Credit card, Debit card, Cryptocurrency, Bank transfer
A fantasy football game with collectible NFT cards, officially supported by the biggest soccer leagues in the world.
Gaming, Metaverse (Virtual Worlds), Mixed marketplace
Buy, Sell
Credit card, Cryptocurrency, PayPal
Participate in PvP format horse races and win rewards in the platform’s native token, VIS(Vigorus).
Sports, Collectibles, Art, Gaming, Music, Trading cards, Domain names, Metaverse (Virtual Worlds), Memes, DeFi, Film & TV, Photography, Mixed, Books, Media File, Templates, Metaverse
Sell, Mint
Ethereum, Polygon
Credit card, Debit card, Cryptocurrency, PayPal
Sports, Collectibles, Art, Music, Trading cards, Domain names, Metaverse (Virtual Worlds), Memes, DeFi
Buy, Sell, Mint
Ethereum, Polygon, Klaytn
Credit card, Debit card, Cryptocurrency, Bank transfer
One of the world's largest peer-to-peer marketplaces for NFTs and digital collectibles of all types.
Sports, Gaming, Music, Metaverse
Buy, Sell, Mint
Credit card, Cryptocurrency, PayPal
Upland is a blockchain-based game where you can buy, sell and mint NFT properties mapped to the real world
Miscellaneous, Collectibles, Art, Gaming, Music, Domain names, Books, Media File, Templates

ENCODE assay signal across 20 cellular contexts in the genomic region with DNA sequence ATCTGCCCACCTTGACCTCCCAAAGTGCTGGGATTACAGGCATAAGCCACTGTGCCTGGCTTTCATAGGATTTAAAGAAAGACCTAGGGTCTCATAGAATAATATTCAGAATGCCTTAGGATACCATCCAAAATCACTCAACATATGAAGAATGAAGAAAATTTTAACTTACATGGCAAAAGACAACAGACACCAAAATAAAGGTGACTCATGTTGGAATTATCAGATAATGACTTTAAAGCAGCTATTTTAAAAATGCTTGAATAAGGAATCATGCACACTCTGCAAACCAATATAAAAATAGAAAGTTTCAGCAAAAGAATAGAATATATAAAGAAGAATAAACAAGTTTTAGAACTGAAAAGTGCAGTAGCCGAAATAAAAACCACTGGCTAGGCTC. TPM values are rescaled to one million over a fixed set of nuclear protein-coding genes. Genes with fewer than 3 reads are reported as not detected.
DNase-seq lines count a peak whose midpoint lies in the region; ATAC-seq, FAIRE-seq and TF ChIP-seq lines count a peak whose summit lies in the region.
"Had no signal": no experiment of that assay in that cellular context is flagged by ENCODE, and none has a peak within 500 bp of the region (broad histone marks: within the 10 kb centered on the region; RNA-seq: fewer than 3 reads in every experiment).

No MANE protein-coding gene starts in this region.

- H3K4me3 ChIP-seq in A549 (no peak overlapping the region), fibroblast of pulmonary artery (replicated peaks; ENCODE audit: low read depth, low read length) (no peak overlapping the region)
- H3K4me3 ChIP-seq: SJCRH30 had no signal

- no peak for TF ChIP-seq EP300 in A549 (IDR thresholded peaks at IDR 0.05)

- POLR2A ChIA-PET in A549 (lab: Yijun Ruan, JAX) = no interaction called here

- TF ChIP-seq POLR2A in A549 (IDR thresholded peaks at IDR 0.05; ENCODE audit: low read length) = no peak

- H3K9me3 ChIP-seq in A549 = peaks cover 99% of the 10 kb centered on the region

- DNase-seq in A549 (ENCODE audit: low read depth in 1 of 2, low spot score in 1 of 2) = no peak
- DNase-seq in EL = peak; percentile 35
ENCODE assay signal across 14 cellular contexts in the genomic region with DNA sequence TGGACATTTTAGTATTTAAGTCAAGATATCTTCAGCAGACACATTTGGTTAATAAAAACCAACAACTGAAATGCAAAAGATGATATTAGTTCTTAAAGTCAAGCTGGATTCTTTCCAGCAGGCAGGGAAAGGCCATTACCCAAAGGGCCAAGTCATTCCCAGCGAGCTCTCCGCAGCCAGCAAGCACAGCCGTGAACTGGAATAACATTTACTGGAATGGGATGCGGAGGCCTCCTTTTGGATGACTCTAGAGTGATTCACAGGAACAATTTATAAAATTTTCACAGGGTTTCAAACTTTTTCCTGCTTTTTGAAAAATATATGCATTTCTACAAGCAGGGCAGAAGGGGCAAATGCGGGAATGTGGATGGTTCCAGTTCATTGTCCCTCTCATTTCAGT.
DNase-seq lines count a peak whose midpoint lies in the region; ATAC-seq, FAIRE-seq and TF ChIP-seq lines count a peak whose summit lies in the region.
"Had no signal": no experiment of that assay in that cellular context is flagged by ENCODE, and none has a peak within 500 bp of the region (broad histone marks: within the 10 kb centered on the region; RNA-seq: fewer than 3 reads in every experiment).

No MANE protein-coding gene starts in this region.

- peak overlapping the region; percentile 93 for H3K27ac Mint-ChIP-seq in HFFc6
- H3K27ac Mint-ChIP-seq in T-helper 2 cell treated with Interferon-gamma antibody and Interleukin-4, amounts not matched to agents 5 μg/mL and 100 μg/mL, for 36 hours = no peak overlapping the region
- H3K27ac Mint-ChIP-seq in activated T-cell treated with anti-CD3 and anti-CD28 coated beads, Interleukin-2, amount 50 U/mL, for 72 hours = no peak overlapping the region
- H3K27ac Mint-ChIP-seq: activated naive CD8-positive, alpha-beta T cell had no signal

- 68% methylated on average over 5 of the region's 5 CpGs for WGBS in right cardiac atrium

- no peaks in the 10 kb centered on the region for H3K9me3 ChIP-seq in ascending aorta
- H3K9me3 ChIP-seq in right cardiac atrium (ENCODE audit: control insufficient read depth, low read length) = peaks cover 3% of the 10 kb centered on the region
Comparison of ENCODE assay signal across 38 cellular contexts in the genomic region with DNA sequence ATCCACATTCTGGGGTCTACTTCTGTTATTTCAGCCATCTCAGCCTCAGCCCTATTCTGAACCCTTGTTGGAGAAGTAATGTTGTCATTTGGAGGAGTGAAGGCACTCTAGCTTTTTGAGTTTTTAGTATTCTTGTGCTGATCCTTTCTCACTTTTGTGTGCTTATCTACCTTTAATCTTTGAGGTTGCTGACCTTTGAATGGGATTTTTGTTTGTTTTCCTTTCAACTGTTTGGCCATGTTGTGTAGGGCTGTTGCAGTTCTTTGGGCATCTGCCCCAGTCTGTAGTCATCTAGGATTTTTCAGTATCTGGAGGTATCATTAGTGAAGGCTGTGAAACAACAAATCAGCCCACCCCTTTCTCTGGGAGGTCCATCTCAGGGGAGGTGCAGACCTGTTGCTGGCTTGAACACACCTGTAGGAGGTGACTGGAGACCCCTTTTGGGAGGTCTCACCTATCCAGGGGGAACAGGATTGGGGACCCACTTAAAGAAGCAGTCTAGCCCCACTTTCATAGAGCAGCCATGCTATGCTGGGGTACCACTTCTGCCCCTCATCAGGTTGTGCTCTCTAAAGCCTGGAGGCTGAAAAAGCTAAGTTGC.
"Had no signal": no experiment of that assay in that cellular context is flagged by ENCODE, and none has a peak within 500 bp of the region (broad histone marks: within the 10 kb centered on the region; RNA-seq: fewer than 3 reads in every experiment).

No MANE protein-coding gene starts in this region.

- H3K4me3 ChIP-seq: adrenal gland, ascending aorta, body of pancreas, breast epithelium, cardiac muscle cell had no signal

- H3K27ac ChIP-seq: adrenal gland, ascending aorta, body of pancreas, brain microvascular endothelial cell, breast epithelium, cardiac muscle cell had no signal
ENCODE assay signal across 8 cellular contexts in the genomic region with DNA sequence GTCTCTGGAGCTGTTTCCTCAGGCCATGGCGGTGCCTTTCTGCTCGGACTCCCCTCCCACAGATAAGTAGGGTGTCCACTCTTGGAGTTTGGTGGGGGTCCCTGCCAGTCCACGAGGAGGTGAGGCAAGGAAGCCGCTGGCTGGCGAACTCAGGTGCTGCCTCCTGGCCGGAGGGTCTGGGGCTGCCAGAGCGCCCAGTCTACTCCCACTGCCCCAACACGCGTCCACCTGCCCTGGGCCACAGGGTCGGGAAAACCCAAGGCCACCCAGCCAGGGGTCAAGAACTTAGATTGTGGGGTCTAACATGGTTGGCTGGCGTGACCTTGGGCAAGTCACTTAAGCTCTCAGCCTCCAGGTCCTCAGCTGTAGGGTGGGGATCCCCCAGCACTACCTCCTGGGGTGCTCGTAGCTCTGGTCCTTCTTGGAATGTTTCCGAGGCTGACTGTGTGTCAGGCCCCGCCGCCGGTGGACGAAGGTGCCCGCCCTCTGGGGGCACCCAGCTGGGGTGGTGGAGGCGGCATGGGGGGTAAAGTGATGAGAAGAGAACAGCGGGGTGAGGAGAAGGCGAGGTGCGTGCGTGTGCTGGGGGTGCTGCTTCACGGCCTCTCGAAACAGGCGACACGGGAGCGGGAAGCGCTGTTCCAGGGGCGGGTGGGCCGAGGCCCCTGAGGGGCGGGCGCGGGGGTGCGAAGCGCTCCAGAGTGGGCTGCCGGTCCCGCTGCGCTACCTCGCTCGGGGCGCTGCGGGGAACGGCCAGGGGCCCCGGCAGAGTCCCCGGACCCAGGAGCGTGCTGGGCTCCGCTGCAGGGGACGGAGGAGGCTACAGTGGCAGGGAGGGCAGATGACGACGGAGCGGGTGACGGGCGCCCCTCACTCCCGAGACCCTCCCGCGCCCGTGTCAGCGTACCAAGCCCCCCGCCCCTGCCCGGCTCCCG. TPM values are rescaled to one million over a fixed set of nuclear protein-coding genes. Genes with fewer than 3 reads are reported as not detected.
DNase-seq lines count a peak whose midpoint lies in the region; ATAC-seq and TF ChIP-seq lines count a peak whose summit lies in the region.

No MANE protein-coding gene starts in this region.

Buy, Sell, Mint
Credit card, Cryptocurrency
A beginner-friendly NFT platform for buying, selling and minting.
Sports, Collectibles, Art, Music, Trading cards, Domain names, Metaverse (Virtual Worlds), Memes, DeFi
Buy, Sell, Mint
A peer-to-peer marketplace that lets anyone mint, buy and sell NFTs of any kind. Supported by the RARI token.

NFT trading card fees

You can expect to pay a transaction fee when buying NFTs. Called gas fees on the Ethereum blockchain, they’re used to cover the cost of powering the exchange of cryptocurrency — like a processing fee. How much you pay to complete a transaction varies depending on the day and the blockchain.

Gas fees are typically the only fee you’re likely to encounter when purchasing NFTs.

What to watch out for

NFTs are stored in digital wallets. Keeping your digital wallet safe is largely your responsibility — meaning, you must safeguard your password to minimize the risk of hacking or theft. And marketplaces typically aren’t accountable for fraudulent purchases, nor will they refund your money if you’re unhappy.